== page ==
As the brighter early mornings appear you may notice your babies and toddlers waking earlier. If you would like to avoid early morning wake-ups then these tips are for you. There are a number of factors that can contribute to your little one waking up early:
I would advise all parents to look at this possible contributing factor first.
Does your child’s current daily schedule mean that they go to bed overtired? A child who goes to bed overtired often wakes up super early the following day. Gone are the days when we once believed – keep them up later and they will sleep later the next morning – this, in fact, is not the case. Ensure that your child’s wake window from their last nap to their bedtime is not too long, if they go to bed overtired, you may observe that they “fight” sleep. They will also have a few very restless first sleep cycles and you may have to attend to them multiple times before midnight until they eventually drop into a deep sleep. Then they are waking early and the cycle begins again.
Is their sleeping environment too bright?
Right now, mid-June in Ireland and the UK, the sun begins to rise at 05:15. Coincidentally a lot of the parents I have worked with recently have reported that their little one is waking around the 05:00 – 05:30 time … mmm interesting!
If you have a very alert and aware little one who you are helping to move towards a longer night of 11 – 12 hours’ sleep, then you may consider revising the window coverings until your child is sleeping longer. Then you can remove the extra coverings. One of the factors that the body clock (your circadian rhythm) is influenced by is the sunrise. When the brain registers that it’s day time it stops producing the sleep hormone melatonin and your little one is ready to start the day.
Many parents will reassure me that the bedroom is dark …
If their child is in a separate room I ask them to run a little test: during daylight I ask them to go to the bedroom that their child sleeps in, and close the curtains, blinds and door and sit in the bedroom for a minimum of ten minutes, letting their eyes adjust to the darkness. After ten minutes, when their eyes have adjusted to the darkness, they will see what their clever little alert child can see in the bright early mornings when they wake.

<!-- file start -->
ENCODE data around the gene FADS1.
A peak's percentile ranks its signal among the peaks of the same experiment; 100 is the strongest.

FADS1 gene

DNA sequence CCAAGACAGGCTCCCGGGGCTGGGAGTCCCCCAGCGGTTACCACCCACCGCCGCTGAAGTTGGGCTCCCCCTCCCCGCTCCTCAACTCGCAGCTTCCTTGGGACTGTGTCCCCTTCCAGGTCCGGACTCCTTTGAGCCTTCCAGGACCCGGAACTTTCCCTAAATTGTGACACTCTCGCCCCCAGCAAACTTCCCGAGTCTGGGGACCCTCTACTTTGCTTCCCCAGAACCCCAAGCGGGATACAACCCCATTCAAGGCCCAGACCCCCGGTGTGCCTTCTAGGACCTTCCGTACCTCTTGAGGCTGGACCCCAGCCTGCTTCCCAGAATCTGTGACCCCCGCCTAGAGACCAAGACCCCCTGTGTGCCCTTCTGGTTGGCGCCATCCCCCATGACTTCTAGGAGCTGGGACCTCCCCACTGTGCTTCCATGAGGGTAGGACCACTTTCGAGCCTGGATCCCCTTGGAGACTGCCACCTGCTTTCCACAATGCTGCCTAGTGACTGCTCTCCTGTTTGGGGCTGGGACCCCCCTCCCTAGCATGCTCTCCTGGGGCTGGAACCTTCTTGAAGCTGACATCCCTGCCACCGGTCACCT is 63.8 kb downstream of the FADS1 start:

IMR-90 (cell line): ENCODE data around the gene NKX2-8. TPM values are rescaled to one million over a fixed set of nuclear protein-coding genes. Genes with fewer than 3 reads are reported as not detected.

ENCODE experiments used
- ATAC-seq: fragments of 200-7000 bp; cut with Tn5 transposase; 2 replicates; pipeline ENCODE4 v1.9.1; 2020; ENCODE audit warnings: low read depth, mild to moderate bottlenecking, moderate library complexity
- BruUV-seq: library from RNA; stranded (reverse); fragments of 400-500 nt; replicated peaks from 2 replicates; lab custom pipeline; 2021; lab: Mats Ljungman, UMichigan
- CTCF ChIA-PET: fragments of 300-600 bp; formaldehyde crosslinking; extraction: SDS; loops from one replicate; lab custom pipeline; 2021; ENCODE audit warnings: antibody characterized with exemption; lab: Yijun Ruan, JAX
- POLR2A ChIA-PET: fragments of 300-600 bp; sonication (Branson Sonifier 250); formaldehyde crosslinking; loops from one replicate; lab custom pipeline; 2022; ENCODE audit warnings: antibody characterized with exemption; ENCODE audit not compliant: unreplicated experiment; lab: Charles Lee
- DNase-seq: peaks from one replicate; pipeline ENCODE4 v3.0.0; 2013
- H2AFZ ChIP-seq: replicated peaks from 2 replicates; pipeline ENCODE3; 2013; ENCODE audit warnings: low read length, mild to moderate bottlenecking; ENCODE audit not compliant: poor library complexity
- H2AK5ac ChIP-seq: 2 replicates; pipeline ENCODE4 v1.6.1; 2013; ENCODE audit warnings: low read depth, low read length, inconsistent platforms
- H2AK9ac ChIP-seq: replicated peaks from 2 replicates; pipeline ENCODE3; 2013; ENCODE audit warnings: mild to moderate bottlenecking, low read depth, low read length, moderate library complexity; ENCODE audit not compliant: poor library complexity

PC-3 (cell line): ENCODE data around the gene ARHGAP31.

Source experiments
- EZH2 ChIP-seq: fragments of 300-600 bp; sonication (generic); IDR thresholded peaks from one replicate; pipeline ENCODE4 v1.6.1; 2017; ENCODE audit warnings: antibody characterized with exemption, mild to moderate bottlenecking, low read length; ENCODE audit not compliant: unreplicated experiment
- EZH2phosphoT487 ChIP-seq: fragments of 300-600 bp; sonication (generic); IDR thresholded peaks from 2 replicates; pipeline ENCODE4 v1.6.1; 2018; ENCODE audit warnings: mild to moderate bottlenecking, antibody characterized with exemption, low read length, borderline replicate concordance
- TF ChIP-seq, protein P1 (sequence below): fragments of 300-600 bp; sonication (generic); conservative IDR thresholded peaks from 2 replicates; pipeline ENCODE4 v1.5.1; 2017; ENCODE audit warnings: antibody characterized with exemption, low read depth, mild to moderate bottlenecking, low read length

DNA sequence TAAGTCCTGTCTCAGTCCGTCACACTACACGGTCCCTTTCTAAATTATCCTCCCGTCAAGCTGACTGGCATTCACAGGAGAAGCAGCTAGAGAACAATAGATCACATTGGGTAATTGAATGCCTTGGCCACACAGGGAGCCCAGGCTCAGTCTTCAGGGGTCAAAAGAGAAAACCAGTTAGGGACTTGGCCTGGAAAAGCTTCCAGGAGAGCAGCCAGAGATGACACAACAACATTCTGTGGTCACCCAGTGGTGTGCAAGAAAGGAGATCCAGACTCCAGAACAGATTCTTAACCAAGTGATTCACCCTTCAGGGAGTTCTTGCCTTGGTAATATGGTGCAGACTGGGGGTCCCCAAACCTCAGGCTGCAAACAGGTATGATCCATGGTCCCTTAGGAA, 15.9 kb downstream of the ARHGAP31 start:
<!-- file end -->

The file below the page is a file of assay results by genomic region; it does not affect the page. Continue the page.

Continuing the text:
If a parent shares a room with the baby I simply ask; “Can you see your baby in the mornings when you wake?” If the parent can clearly see the baby then the baby can clearly see the parent; so you can’t blame them for wanting to start their day.
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Is their sleeping environment too warm or too cold?
One other factor that can become apparent is the temperature of the sleeping environment. In summer months a child’s bedroom is often warm at bedtime, but the temperature drops as the night goes on, especially on nights with no cloud cover. Ensure that your child is dressed accordingly so that they don’t wake up because they are chilly in the early hours. Your child won’t be able to express the reason for their waking, and they may be difficult to resettle. A little one can’t pull a blanket up over them properly until approximately 3 years of age. A sleep bag that suits the temperature of the bedroom will help avoid them waking because they are cold. The safe temperature for a child’s room is between 19-21 degrees celsius.
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Our body clocks are not only influenced by the sunrise, they are also very much influenced by the first time that we eat or drink. We naturally wake up approximately 45 minutes to 1 hour before the first time that we eat or drink. Remember those times pre-children, on your day off work, you would wake up early and be annoyed as you wanted to sleep longer? Your circadian rhythm can be very strong and so can your child’s.
What does this mean for your child? Well, if your little one wakes up at 06:00 and you feed them immediately upon waking (often in hopes to use the feed as a snooze button – I don’t blame you), be aware that you are actually encouraging a hunger habit to be formed, and your little one is going to begin to wake earlier and earlier for that feed. If you wish to encourage your child to wake later, try to slowly move out the first feed, and also try to avoid it in the bedroom. Your child has no concept of time, but they do make associations. So by holding off the first feed until you are in the kitchen area will teach your little one not to expect breakfast in bed as soon as they wake.
I hope you found this first blog useful and it would be great if you share it with your friends. If you would like to get baby sleep tips, competitions and free stuff in advance of the blog posts then please do sign up to the newsletter – the link is https://sleepystars.ie/?ff_